Joel Ray, UNC REX Healthcare
No one could ever accuse Joel Ray of being shy, or reserved. The Chief Nursing Officer at UNC REX, Ray is a whirlwind of energy and enthusiasm. Fueled by a passion for improving patient care (and more than a little caffeine), Ray spends time every day roaming the hospital’s halls to talk with patients, families and nurses. He loves singing and occasionally gives impromptu performances in the halls, or during leadership and nurse meetings.


Jennifer Sollami, UNC REX Healthcare
As the nurse manager of the Emergency Department at UNC REX, Jennifer Sollami plays a vital role in improving coworker and patient satisfaction as well as expediting the department’s successful and seamless flow of services. She has been an integral part of the rollout of the Carolina Care initiative, which is focused on improving patient satisfaction. Jennifer also has led numerous initiatives to increase departmental efficiency.


Deborah Thorpe, UNC School of Medicine

Deborah Thorpe, PT, PhD, is an exemplary physical therapist whose work has changed the lives of children and adults with through her work at University Physical Therapy, a clinical site at the Orange County Sportsplex, operated by the Department of Allied Health Sciences, UNC School of Medicine.

At UPT, Thorpe’s clinical practice focuses on neurological rehabilitation in individuals with developmental disabilities. She has particular expertise in aquatic therapy. Many of her patients have age-related changes in gait and balance secondary to neurological or orthopedic disorders. Her research focuses on prevention of secondary conditions and improving fitness and wellness across the lifespan for individuals  with developmental disabilities,specifically individuals with cerebral palsy which guides her work in the clinic.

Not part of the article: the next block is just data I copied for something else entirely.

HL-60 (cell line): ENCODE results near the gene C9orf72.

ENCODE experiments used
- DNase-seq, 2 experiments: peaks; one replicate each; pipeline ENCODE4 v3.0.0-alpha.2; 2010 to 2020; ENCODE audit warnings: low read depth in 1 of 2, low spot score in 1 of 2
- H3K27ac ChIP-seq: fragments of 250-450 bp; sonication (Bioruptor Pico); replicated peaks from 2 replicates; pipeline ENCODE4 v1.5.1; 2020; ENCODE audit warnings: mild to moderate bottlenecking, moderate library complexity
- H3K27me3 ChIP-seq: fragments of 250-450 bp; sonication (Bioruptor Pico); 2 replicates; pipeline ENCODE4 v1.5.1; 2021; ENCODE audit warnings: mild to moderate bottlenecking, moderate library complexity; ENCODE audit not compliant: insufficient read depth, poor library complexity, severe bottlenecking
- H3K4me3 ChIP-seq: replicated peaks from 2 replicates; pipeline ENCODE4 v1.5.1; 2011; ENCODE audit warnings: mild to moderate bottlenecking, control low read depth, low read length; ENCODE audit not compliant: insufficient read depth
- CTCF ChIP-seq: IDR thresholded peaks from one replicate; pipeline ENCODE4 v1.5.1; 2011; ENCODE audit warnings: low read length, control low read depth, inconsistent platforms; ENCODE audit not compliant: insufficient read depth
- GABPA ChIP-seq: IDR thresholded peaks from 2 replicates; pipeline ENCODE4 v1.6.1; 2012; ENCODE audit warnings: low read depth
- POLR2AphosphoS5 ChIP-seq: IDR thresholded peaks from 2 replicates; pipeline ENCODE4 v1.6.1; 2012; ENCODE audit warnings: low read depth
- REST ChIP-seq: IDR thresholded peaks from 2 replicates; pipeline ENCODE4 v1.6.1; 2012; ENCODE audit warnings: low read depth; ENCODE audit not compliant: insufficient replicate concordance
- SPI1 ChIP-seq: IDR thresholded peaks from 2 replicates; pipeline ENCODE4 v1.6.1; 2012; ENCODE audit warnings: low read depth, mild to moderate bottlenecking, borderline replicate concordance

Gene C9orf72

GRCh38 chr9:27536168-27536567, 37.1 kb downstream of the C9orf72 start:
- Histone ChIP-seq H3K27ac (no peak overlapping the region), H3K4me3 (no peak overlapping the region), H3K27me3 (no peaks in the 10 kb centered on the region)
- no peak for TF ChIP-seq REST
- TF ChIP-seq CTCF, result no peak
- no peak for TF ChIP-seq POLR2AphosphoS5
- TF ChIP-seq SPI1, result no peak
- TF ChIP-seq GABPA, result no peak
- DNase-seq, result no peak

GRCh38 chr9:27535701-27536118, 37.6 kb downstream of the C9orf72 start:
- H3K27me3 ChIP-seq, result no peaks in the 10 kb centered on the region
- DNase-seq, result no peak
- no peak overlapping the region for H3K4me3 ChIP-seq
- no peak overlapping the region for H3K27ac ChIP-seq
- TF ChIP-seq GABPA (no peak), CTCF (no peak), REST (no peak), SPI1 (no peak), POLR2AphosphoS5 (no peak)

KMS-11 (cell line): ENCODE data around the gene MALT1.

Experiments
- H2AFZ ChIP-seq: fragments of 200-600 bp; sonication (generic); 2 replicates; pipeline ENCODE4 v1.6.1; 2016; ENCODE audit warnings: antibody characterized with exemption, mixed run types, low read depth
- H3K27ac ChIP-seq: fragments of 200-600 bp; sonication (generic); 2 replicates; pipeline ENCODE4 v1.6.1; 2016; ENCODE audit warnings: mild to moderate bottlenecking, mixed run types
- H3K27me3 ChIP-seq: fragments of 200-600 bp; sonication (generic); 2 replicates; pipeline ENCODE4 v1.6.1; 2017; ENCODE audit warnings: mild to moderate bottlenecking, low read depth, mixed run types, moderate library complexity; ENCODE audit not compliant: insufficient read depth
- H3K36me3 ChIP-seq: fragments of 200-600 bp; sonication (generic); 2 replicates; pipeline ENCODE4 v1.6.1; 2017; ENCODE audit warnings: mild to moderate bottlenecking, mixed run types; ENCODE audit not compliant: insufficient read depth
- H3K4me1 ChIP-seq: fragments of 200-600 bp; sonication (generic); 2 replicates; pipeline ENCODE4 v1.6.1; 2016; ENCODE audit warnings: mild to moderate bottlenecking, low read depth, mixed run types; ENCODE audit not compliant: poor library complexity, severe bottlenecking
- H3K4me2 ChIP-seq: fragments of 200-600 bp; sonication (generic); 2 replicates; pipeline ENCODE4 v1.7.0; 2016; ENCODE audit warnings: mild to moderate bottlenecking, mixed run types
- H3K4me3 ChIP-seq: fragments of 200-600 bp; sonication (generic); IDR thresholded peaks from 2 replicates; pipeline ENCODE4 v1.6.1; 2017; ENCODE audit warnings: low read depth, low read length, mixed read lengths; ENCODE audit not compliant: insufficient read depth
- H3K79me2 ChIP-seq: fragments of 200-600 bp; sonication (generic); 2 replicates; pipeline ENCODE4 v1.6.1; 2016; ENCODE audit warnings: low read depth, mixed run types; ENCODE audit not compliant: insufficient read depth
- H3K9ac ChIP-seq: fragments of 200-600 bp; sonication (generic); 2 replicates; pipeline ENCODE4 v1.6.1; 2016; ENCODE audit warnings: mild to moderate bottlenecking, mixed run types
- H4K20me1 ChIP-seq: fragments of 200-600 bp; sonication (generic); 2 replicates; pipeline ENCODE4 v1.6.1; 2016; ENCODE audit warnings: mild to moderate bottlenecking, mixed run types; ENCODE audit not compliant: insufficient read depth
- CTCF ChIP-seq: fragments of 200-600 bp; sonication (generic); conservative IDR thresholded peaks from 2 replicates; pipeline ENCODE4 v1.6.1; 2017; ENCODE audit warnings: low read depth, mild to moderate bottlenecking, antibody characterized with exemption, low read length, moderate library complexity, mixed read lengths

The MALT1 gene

Thorpe’s motivation for her work and research in physical therapy is driven by her desire to create and enhance strong networks of support across the lifespan for her patients.



John Vavalle and Thomas Caranasos, UNC Health Care

In 2014, John Vavalle, MD, and Thomas Caranasos, MD, co-founded the UNC Structural Heart program, and jointly perform minimally invasive, catheter based, heart valve procedures. Though they come from different disciplines – Cardiology and Surgery – Vavalle and Caranasos have worked closely since arriving at UNC, jokingly referring to themselves as the “right and left hands” of the same body. Many of the patients they care for are elderly, complex, and considered too high-risk for conventional treatment. Vavalle and Caranasos are universally praised by their patients for their surgical skills, but, more importantly the way they take time with each patient to explain the necessary procedures and treatment options. The TAVR program, which they have built at UNC Medical Center, recently completed its 100th procedure. They have worked tirelessly to build relationships with referring cardiologists throughout the state, and the success of the program is largely due to these efforts.

Vavalle and Caranasos have worked extensively with anesthesia, nursing, nutrition, and physical therapy to develop a comprehensive Enhanced Recovery After Surgery program which focuses on optimization of nutrition, mobility and education of patients before, during and after surgery to decrease length of and increase patient satisfaction.

Because of the collaboration and dedication of these two physicians, patients that had little or no hope for relief from their heart problems are able to get treatment and regain their quality of life.